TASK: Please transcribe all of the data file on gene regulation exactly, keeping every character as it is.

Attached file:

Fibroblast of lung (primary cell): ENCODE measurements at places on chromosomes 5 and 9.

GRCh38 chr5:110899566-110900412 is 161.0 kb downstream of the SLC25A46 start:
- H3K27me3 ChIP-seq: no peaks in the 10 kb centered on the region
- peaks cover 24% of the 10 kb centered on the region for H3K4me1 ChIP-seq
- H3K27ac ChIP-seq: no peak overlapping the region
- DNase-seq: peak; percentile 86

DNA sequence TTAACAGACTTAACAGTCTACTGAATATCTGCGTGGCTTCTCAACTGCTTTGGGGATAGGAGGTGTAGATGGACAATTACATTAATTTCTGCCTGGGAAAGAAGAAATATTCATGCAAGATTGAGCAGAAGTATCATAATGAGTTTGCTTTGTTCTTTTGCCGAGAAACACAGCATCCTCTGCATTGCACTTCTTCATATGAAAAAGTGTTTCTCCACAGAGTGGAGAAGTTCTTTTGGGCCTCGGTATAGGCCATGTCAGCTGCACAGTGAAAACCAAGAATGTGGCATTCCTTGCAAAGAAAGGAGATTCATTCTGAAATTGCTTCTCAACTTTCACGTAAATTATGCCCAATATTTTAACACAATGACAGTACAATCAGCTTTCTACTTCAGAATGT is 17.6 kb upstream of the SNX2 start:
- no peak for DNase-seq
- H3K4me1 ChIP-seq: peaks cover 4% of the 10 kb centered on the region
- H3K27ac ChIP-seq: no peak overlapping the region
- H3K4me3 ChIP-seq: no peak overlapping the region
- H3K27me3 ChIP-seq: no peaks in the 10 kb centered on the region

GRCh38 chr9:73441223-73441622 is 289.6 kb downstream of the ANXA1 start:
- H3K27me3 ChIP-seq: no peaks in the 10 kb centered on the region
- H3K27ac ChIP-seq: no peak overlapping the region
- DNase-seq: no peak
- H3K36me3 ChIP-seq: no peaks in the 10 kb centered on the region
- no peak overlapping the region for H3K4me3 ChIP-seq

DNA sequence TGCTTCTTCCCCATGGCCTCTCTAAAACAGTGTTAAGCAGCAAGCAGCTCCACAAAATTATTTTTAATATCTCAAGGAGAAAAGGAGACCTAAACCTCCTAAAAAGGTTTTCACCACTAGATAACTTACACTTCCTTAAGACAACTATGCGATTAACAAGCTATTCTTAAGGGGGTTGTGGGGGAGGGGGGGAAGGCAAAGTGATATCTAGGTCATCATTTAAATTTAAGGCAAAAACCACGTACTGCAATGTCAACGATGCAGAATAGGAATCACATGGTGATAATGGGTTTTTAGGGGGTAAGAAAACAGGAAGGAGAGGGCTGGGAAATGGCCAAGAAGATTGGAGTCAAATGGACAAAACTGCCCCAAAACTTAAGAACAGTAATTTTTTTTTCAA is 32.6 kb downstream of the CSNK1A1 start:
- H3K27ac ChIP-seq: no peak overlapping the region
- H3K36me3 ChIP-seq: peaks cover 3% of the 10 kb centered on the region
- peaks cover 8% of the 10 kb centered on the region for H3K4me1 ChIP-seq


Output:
Fibroblast of lung (primary cell): ENCODE measurements at places on chromosomes 5 and 9.

GRCh38 chr5:110899566-110900412 is 161.0 kb downstream of the SLC25A46 start:
- H3K27me3 ChIP-seq: no peaks in the 10 kb centered on the region
- peaks cover 24% of the 10 kb centered on the region for H3K4me1 ChIP-seq
- H3K27ac ChIP-seq: no peak overlapping the region
- DNase-seq: peak; percentile 86

DNA sequence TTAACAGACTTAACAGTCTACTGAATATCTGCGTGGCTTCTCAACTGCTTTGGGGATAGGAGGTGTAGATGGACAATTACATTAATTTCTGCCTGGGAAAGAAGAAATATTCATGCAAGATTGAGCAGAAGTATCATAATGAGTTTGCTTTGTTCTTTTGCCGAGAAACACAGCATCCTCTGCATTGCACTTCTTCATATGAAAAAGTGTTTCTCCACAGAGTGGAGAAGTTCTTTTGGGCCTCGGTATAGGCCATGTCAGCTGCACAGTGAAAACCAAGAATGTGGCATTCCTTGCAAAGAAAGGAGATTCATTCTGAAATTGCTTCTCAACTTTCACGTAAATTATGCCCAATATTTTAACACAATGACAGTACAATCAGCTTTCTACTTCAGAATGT is 17.6 kb upstream of the SNX2 start:
- no peak for DNase-seq
- H3K4me1 ChIP-seq: peaks cover 4% of the 10 kb centered on the region
- H3K27ac ChIP-seq: no peak overlapping the region
- H3K4me3 ChIP-seq: no peak overlapping the region
- H3K27me3 ChIP-seq: no peaks in the 10 kb centered on the region

GRCh38 chr9:73441223-73441622 is 289.6 kb downstream of the ANXA1 start:
- H3K27me3 ChIP-seq: no peaks in the 10 kb centered on the region
- H3K27ac ChIP-seq: no peak overlapping the region
- DNase-seq: no peak
- H3K36me3 ChIP-seq: no peaks in the 10 kb centered on the region
- no peak overlapping the region for H3K4me3 ChIP-seq

DNA sequence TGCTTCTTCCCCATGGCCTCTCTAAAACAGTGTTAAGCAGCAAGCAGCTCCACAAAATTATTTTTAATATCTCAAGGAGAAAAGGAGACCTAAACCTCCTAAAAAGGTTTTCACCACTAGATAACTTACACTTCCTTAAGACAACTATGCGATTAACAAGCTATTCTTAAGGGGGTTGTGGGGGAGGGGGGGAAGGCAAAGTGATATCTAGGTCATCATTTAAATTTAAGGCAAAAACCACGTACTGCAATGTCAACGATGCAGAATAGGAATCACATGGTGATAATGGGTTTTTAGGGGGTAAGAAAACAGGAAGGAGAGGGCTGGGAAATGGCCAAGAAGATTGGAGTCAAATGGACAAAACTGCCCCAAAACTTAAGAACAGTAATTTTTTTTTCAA is 32.6 kb downstream of the CSNK1A1 start:
- H3K27ac ChIP-seq: no peak overlapping the region
- H3K36me3 ChIP-seq: peaks cover 3% of the 10 kb centered on the region
- peaks cover 8% of the 10 kb centered on the region for H3K4me1 ChIP-seq